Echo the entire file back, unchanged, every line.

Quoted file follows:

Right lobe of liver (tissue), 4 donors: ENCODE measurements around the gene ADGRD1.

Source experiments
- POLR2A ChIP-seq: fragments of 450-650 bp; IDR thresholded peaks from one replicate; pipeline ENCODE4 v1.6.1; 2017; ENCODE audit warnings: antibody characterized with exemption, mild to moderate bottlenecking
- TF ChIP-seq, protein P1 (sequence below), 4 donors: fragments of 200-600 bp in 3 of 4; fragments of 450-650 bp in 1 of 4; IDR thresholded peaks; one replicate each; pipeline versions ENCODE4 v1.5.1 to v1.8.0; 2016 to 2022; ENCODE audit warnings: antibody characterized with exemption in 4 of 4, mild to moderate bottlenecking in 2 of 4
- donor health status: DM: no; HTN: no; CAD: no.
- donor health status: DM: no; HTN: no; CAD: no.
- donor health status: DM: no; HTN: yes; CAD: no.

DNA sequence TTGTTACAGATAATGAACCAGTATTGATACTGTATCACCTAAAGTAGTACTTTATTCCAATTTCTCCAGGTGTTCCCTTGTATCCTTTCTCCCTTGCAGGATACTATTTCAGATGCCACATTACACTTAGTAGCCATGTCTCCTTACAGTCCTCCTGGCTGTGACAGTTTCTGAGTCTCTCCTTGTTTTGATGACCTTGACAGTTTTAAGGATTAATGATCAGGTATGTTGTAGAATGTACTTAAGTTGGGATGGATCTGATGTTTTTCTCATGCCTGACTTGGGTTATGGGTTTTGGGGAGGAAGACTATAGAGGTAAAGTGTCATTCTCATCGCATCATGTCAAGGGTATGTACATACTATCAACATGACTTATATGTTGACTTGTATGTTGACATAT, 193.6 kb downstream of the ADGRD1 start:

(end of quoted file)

Right lobe of liver (tissue), 4 donors: ENCODE measurements around the gene ADGRD1.

Source experiments
- POLR2A ChIP-seq: fragments of 450-650 bp; IDR thresholded peaks from one replicate; pipeline ENCODE4 v1.6.1; 2017; ENCODE audit warnings: antibody characterized with exemption, mild to moderate bottlenecking
- TF ChIP-seq, protein P1 (sequence below), 4 donors: fragments of 200-600 bp in 3 of 4; fragments of 450-650 bp in 1 of 4; IDR thresholded peaks; one replicate each; pipeline versions ENCODE4 v1.5.1 to v1.8.0; 2016 to 2022; ENCODE audit warnings: antibody characterized with exemption in 4 of 4, mild to moderate bottlenecking in 2 of 4
- donor health status: DM: no; HTN: no; CAD: no.
- donor health status: DM: no; HTN: no; CAD: no.
- donor health status: DM: no; HTN: yes; CAD: no.

DNA sequence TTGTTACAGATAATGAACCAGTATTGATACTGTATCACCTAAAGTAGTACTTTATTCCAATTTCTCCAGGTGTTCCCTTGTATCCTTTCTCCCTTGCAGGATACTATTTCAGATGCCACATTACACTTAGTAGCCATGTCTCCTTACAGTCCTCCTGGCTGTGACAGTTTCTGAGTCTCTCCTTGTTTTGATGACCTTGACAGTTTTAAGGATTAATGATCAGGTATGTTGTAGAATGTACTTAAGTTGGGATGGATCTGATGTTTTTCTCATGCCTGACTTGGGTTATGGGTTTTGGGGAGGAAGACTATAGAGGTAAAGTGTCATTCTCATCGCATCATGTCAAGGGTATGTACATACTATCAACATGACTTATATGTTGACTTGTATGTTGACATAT, 193.6 kb downstream of the ADGRD1 start: